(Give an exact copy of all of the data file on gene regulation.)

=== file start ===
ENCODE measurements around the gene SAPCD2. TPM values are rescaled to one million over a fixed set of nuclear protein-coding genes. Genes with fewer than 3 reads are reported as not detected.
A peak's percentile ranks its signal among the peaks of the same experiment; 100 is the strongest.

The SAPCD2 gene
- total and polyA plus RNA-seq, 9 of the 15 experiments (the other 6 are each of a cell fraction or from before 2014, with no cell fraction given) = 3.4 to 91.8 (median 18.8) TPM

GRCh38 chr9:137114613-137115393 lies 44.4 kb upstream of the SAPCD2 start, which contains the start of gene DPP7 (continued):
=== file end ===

ENCODE measurements around the gene SAPCD2. TPM values are rescaled to one million over a fixed set of nuclear protein-coding genes. Genes with fewer than 3 reads are reported as not detected.
A peak's percentile ranks its signal among the peaks of the same experiment; 100 is the strongest.

The SAPCD2 gene
- total and polyA plus RNA-seq, 9 of the 15 experiments (the other 6 are each of a cell fraction or from before 2014, with no cell fraction given) = 3.4 to 91.8 (median 18.8) TPM

GRCh38 chr9:137114613-137115393 lies 44.4 kb upstream of the SAPCD2 start, which contains the start of gene DPP7 (continued):